Wu Qing (Chinese: 吴青; born 9 November 1937) is a Chinese feminist activist, English language professor, and a seven-term district-level congress member. In this capacity she not only sought to uphold the rule of law as per the Chinese constitution, but also promoted women's rights in China, particularly in rural areas. She said, "China is still a Third World country. To change China, you've got to change the countryside. To do that, you've got to change the status of the women there. If you educate a woman, it's like educating a whole family, even several generations of the family. If you educate a man, you are only educating one person." She is actively involved in running a school for rural women sponsored by the Xie Lihua's Rural Woman magazine, educates and persuades women to stand for village elections. In China, she is considered a model person for the Chinese women and politicians.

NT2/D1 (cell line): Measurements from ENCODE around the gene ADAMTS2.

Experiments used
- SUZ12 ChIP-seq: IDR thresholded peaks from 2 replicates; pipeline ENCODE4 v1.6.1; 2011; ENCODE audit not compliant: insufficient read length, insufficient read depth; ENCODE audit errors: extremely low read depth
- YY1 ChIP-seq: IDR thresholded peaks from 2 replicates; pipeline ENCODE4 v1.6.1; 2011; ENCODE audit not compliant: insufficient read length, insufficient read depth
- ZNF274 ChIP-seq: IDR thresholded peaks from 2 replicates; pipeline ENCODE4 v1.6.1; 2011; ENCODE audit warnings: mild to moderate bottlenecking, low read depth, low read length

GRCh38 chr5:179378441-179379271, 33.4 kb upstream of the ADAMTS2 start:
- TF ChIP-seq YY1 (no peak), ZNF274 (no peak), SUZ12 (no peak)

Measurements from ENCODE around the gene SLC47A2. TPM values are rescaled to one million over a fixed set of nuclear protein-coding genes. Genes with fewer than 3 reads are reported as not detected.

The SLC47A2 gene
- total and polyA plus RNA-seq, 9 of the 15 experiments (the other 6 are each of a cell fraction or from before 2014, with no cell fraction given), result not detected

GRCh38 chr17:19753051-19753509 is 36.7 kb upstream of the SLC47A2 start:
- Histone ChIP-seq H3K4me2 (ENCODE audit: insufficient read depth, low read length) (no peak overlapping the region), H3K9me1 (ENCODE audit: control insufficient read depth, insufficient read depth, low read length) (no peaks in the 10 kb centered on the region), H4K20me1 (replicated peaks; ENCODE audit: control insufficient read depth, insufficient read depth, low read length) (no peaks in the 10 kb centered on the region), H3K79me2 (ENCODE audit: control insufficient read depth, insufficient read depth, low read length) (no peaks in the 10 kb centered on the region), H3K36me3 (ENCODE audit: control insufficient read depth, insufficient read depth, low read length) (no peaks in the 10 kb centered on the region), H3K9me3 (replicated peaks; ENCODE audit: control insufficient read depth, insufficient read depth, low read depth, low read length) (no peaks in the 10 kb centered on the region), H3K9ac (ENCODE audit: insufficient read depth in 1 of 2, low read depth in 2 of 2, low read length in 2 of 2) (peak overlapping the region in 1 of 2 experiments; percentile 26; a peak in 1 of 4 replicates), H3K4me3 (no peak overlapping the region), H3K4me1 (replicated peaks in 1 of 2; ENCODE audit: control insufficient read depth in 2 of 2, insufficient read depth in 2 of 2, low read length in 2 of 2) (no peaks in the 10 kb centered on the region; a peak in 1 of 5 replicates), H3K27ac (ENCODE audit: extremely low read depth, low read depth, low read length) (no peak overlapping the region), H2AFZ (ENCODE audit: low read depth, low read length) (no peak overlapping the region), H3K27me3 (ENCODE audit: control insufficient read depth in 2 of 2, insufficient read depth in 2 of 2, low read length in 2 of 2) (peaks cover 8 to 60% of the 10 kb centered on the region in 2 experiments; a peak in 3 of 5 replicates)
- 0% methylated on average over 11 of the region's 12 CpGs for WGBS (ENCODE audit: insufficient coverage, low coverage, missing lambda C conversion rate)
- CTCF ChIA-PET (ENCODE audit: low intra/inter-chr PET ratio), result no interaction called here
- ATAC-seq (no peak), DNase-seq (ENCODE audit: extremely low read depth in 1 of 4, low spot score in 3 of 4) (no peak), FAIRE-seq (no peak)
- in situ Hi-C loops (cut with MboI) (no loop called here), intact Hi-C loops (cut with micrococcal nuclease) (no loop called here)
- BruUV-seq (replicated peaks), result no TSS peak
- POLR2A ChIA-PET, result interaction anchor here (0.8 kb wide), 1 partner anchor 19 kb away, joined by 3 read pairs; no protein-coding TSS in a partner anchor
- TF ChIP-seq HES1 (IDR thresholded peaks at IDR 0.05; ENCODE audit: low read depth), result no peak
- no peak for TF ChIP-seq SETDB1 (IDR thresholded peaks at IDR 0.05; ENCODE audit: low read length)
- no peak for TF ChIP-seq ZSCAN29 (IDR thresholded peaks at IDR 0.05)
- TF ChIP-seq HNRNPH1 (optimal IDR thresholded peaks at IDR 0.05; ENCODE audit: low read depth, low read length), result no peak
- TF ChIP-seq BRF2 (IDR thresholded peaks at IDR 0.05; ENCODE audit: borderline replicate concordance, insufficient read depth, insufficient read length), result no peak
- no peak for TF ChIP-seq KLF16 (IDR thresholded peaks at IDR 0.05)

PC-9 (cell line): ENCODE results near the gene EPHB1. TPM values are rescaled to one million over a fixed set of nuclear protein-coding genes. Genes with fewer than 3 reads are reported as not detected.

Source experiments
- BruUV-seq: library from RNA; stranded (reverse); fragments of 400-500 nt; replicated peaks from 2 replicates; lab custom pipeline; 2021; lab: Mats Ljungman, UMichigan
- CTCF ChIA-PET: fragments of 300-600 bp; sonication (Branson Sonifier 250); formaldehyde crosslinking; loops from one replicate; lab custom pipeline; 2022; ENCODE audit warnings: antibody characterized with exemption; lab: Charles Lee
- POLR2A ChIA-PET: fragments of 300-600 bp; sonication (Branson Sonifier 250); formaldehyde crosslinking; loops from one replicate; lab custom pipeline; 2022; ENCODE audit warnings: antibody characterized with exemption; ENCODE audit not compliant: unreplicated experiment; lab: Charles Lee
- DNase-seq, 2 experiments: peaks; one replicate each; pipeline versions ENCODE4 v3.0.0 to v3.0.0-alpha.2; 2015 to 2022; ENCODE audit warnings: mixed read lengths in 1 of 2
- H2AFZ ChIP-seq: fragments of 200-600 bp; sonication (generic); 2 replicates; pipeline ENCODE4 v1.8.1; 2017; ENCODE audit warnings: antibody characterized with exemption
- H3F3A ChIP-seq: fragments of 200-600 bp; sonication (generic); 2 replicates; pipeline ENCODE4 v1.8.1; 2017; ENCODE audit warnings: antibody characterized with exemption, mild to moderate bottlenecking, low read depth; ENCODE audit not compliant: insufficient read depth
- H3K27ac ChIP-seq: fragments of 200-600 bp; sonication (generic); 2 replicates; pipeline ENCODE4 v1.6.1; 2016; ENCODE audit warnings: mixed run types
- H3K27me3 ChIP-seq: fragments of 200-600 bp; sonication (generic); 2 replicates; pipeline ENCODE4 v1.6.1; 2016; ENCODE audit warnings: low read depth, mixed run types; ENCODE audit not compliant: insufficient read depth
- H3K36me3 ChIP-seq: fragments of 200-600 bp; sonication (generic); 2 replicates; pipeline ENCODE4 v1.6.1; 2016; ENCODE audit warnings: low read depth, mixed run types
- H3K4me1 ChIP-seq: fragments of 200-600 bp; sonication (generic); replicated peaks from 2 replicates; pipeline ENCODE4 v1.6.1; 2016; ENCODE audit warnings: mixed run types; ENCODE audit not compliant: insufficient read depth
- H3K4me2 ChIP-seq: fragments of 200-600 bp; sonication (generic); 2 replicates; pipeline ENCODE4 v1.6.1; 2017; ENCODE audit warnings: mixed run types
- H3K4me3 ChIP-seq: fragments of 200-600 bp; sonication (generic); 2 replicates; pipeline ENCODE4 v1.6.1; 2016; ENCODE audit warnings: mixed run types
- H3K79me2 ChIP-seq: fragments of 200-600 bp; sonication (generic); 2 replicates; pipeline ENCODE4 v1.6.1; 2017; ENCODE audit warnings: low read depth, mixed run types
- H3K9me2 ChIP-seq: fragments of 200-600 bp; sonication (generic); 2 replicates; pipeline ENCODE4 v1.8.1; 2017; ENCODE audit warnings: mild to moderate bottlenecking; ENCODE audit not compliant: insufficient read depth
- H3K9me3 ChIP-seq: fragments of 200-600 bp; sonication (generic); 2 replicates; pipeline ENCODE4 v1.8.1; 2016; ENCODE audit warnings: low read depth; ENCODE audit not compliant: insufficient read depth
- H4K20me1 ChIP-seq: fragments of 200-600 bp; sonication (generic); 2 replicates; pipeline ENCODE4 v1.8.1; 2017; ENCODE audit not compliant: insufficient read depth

In 2001, Wu won the Ramon Magsaysay Award for Public Service, which has been called "Asia's Nobel Prize"; she was the first Chinese woman to receive this honour. Her active role in women's welfare ensured that the Chinese women were represented at the 1995 UN Conference on Women held in Beijing.
Wu Qing continues to be involved with the Bing Xin Children's Literature Award (named after her mother). She was selected as a member of the jury for the Hans Christian Andersen Award 2016, being the Chinese jury member for the award. Together with her husband, she translated Beatrix Potter's Peter Rabbit books into Chinese.